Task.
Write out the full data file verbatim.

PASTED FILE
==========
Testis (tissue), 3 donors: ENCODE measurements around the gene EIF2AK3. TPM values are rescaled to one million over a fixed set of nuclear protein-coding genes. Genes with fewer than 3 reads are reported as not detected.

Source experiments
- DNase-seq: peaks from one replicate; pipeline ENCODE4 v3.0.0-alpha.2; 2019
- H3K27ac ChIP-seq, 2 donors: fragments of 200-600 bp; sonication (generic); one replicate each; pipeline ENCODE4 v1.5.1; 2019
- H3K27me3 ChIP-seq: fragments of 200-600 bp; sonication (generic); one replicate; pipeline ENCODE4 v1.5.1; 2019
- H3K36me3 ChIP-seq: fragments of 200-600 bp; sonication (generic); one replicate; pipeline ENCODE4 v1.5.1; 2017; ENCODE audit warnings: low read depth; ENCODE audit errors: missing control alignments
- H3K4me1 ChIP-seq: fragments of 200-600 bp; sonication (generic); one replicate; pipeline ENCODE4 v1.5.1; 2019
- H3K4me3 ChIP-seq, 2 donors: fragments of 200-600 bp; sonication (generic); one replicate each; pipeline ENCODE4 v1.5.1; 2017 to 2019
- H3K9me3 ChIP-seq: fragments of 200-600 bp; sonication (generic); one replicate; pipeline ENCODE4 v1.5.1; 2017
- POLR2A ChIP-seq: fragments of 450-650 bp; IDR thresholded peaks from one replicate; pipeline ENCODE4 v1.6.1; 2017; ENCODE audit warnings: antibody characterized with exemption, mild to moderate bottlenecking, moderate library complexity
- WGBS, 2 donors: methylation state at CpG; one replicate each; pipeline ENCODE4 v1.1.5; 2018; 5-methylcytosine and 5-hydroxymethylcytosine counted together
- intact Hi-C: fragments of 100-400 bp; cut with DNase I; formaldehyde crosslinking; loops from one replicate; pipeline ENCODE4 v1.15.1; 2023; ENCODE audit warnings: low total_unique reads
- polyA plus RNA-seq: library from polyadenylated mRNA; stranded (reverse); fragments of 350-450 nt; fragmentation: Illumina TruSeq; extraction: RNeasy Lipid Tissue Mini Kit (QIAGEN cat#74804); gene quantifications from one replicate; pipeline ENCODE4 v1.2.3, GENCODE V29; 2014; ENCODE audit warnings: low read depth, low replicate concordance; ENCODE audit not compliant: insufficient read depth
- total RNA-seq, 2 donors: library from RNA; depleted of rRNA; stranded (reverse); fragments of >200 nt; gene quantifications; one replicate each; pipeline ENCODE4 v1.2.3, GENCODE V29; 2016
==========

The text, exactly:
Testis (tissue), 3 donors: ENCODE measurements around the gene EIF2AK3. TPM values are rescaled to one million over a fixed set of nuclear protein-coding genes. Genes with fewer than 3 reads are reported as not detected.

Source experiments
- DNase-seq: peaks from one replicate; pipeline ENCODE4 v3.0.0-alpha.2; 2019
- H3K27ac ChIP-seq, 2 donors: fragments of 200-600 bp; sonication (generic); one replicate each; pipeline ENCODE4 v1.5.1; 2019
- H3K27me3 ChIP-seq: fragments of 200-600 bp; sonication (generic); one replicate; pipeline ENCODE4 v1.5.1; 2019
- H3K36me3 ChIP-seq: fragments of 200-600 bp; sonication (generic); one replicate; pipeline ENCODE4 v1.5.1; 2017; ENCODE audit warnings: low read depth; ENCODE audit errors: missing control alignments
- H3K4me1 ChIP-seq: fragments of 200-600 bp; sonication (generic); one replicate; pipeline ENCODE4 v1.5.1; 2019
- H3K4me3 ChIP-seq, 2 donors: fragments of 200-600 bp; sonication (generic); one replicate each; pipeline ENCODE4 v1.5.1; 2017 to 2019
- H3K9me3 ChIP-seq: fragments of 200-600 bp; sonication (generic); one replicate; pipeline ENCODE4 v1.5.1; 2017
- POLR2A ChIP-seq: fragments of 450-650 bp; IDR thresholded peaks from one replicate; pipeline ENCODE4 v1.6.1; 2017; ENCODE audit warnings: antibody characterized with exemption, mild to moderate bottlenecking, moderate library complexity
- WGBS, 2 donors: methylation state at CpG; one replicate each; pipeline ENCODE4 v1.1.5; 2018; 5-methylcytosine and 5-hydroxymethylcytosine counted together
- intact Hi-C: fragments of 100-400 bp; cut with DNase I; formaldehyde crosslinking; loops from one replicate; pipeline ENCODE4 v1.15.1; 2023; ENCODE audit warnings: low total_unique reads
- polyA plus RNA-seq: library from polyadenylated mRNA; stranded (reverse); fragments of 350-450 nt; fragmentation: Illumina TruSeq; extraction: RNeasy Lipid Tissue Mini Kit (QIAGEN cat#74804); gene quantifications from one replicate; pipeline ENCODE4 v1.2.3, GENCODE V29; 2014; ENCODE audit warnings: low read depth, low replicate concordance; ENCODE audit not compliant: insufficient read depth
- total RNA-seq, 2 donors: library from RNA; depleted of rRNA; stranded (reverse); fragments of >200 nt; gene quantifications; one replicate each; pipeline ENCODE4 v1.2.3, GENCODE V29; 2016